This Sundal is a little different to other Sundals, those quickly stirfried salads of south India. A Gram Flour mix is poured over the Sundal towards the end of cooking. This recipe comes from Meenakshi Ammal’s Cook and See Part 2. It is unusual to say the least, but delicious and filling. It could almost be an Usili, although Amma includes it under Sundals.
Feel free to browse our many Sundal recipes. If you are new to Sundals, these posts will also introduce you to this wonderful, stirfried, lentil-based dish from Tamil Nadu, South India.So explore them all, they are all quick and gorgeous. All of our Indian dishes are here, and our Indian Essentials here. And try our White Pea dishes. Or take some time to explore our Mid Spring collection of recipes.
Amma lists quite a number of diffeent beans and peas that this recipe can be made with. I chose to make it with white pea sprouts, because they were already sprouted and cooked, ready to be used. It was delicious. See the notes below the recipe for alternatives.
The pea component of white peas sprouts remains quite crunchy, so it is best to steam them for 20 – 30 minutes before making the sundal. Note also that this is an unusual sundal in that it does not include coconut.
This Sundal makes a great snack and, if you leave out the onions, is also perfect for Navarathri and Ganesha Chaturthi for naivedyam or prasadam. For snacks it can be eaten alone but make good accompaniments to rotis or curd rice, or with sambar or rasam and rice. I even love to eat them for breakfast.
Peas and Bengal Gram Flour Sundal (with White Pea Sprouts)
Source : adapted from Meenakshi Ammal’s Cook and See Part 2
Prep time: 6 mins + time to make the white pea sprouts
Cooking time: 20 mins to steam the sprouts, plus 10 mins cooking
Serves: 4 – 6 people, depending how you use it
1.5 – 2 cups of white pea sprouts that have been steamed for 20 – 30 minutes until tender but with a little crunch/bite still in the peas
pinch salt, to taste (Amma says 2 tspns)
1.5 – 2 cups bengal gram flour/Besan/chickpea flour
2 tspns chilli powder
0.25 tspns turmeric powder
0.25 cup ghee
2 tspns black mustard seeds
1 tspn skinned, halved urad dal
1 – 2 dried red chillies, broken in half
a pinch asafoetida
1 stalk curry leaves (10 – 12 leaves)
1 medium onion, peeled and chopped (leave out if making naivedyam or prasadam)
4 green chillies (or to taste), finely chopped
small piece of ginger, finely grated or chopped
Mix the chickpea flour with the salt, chilli powder and turmeric powder. Add 2 cups of water and mix to make a not-too-thick liquid. Allow to stand.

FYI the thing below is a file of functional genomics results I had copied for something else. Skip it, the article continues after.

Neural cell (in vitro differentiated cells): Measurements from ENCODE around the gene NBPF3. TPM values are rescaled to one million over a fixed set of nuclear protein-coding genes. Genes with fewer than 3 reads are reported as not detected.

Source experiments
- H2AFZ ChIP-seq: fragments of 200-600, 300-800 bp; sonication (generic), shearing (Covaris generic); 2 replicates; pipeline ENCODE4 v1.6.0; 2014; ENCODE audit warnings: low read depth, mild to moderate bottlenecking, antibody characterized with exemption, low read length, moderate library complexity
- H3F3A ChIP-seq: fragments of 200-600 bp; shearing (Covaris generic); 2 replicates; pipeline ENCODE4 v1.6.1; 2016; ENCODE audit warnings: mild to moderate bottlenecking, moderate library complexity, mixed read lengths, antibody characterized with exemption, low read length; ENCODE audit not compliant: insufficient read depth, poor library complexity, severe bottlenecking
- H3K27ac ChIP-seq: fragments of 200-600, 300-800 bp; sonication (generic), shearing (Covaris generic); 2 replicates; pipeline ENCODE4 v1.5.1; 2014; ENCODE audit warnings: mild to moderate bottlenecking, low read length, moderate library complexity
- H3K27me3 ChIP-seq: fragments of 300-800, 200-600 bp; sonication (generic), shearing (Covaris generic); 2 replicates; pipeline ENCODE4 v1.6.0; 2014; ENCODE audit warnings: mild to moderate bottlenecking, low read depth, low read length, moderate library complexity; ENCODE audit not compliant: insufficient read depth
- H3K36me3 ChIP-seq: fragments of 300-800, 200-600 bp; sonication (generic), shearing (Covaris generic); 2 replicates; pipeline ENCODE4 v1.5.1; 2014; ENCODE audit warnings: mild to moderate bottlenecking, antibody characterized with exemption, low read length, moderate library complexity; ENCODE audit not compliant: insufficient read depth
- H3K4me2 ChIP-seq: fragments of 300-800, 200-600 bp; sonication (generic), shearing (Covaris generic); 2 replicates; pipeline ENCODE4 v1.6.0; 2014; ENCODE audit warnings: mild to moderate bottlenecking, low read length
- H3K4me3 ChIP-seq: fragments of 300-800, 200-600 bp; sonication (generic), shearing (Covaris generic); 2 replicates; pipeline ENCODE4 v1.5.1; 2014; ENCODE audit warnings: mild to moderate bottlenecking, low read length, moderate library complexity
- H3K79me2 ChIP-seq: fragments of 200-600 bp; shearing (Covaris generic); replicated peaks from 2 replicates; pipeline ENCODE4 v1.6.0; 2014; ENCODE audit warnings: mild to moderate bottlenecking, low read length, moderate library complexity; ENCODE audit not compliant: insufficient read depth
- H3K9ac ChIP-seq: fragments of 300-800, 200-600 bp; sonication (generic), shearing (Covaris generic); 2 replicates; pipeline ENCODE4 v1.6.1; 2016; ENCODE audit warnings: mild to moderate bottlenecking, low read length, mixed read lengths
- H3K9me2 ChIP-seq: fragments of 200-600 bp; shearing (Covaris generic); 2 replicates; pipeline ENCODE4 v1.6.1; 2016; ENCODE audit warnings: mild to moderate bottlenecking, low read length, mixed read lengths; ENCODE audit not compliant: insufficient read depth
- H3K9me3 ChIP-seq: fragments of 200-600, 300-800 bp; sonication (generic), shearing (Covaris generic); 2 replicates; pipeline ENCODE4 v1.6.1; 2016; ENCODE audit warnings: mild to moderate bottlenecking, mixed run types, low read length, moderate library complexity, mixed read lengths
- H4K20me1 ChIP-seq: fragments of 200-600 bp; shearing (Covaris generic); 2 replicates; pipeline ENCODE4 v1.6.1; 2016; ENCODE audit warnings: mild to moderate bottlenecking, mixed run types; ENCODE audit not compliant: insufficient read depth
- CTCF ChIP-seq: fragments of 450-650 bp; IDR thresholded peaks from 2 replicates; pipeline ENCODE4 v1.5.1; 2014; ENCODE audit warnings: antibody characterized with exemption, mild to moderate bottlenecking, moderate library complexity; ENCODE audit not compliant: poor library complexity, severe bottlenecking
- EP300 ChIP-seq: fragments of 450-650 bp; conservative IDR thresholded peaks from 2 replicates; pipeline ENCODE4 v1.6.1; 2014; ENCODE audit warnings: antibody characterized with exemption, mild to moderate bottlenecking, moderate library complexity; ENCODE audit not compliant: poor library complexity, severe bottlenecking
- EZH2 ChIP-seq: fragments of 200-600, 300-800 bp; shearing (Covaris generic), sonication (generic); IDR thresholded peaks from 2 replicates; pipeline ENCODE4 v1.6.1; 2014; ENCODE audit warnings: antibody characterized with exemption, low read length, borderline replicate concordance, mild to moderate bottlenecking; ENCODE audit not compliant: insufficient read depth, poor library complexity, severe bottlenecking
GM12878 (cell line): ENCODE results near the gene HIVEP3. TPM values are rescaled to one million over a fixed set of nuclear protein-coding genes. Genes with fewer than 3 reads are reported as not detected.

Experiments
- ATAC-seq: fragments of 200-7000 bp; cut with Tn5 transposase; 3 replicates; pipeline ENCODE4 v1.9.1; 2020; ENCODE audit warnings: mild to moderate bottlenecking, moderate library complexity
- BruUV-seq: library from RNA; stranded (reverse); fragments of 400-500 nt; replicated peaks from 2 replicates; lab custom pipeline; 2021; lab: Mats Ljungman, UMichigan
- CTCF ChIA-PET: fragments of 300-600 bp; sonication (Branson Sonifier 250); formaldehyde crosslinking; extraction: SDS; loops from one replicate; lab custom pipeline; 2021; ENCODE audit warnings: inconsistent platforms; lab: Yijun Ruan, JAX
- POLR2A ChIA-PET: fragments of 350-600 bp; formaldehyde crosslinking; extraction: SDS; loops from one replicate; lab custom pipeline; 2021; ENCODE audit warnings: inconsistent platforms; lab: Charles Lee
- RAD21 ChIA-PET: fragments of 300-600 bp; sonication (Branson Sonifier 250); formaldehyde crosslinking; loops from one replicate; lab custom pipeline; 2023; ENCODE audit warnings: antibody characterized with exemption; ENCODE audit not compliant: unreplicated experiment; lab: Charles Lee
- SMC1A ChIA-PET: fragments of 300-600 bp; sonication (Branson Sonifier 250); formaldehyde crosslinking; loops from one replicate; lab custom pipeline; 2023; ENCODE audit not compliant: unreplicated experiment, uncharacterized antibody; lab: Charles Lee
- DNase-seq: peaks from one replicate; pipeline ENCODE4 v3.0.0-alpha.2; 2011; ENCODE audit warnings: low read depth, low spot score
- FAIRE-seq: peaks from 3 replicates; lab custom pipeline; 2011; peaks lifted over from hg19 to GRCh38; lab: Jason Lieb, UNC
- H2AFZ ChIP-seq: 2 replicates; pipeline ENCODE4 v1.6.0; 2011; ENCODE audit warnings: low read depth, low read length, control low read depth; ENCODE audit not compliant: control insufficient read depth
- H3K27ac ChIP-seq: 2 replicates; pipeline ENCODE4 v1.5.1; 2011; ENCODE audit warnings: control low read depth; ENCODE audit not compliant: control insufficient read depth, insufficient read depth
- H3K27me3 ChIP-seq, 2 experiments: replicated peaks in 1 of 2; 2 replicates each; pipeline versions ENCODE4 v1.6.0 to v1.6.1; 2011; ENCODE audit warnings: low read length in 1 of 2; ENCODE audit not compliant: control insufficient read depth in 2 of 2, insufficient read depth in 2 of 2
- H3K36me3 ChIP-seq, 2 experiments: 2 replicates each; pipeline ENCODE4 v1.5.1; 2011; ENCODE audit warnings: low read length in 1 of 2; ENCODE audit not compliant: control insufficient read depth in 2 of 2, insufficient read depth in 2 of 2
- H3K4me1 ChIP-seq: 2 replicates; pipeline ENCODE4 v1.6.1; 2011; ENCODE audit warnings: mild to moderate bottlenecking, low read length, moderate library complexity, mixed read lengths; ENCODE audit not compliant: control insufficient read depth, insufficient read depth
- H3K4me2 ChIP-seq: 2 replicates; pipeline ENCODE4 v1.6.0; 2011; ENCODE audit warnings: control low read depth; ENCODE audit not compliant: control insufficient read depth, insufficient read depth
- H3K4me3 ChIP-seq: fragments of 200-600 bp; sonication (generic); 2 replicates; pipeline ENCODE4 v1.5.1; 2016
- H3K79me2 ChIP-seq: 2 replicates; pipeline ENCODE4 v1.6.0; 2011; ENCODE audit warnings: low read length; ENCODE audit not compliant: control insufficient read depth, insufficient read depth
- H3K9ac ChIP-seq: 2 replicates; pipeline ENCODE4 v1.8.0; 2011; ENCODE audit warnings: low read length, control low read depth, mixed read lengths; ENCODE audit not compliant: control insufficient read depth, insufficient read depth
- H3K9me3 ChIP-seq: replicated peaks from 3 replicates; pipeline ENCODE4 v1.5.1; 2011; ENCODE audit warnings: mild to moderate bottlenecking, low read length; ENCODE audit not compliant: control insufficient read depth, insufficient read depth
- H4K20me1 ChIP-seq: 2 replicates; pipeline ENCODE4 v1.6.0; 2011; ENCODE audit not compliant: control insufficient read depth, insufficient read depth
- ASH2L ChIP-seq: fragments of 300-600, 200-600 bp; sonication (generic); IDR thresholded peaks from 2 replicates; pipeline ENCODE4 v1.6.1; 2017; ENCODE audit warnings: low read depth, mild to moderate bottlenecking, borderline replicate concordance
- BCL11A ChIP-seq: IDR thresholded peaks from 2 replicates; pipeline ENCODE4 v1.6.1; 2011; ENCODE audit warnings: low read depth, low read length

Using a wok, kadai or pan, heat 1 – 2 tablespoons of the ghee and add the mustard seeds. Allow them to pop, and add the urad dal, red chillies and asafoetida. After a few moments, add half of the curry leaves.
As the curry leaves subside their splattering, add the onion, green chillies and ginger, and stir to mix well with the spices. Saute for a minute or so until the onions begin to become tender but not to the point of them browning.
Add the white pea sprouts and stir fry over a low heat for a couple of minutes. Pour over the chickpea flour liquid and stir. Add the remaining curry leaves. Stir and turn over for a few minutes until the flour mix cooks. Stir in the remaining curry leaves and turn off the heat. Add 2 teaspoons ghee to enhance the flavour.
You can cover the pan and leave for 2 – 5 minutes for the residual heat to completely cook the flour.
Stir again and serve.
White Pea sprouts need to be cooked before use. I find the best way is to steam them for 20 – 30 minutes until the desired amount of tenderness is achieved.
Masala powder can be sprinkled over the dish at the end with the ghee. Mix well. You can make your own by lightly roasting with or without a little ghee – 6 cloves, 6 cardamom pods, 1 tspn poppy seeds, 0.5 tspns anise seeds, 2.5 cm cinnamon stick. Grind to a powder.
Add more or less gram flour mix according to taste.
Add more or less onions, according to taste. Leave them out if using for naivedyam or prasadam.
If you don’t have chilli powder on hand, grind 10 or 12 red chillies with 2 tspns salt and a little asafoetida.
A variety of dried or fresh peas or beans can be used for this dish. Split peas or beans can also be used however you want to use dal that maintains texture or bite when cooked (does not go mushy) and large enough dal to hold its own in the besan flour mix. Which ever ingredient you choose, soak and cook them before preparing the dish. Chickpeas/Bengal gram is particularly good to use.
Green chilli paste and ginger paste can substitute for the green chillies and grated ginger. But they must be home-made pastes otherwise the flavour suffers.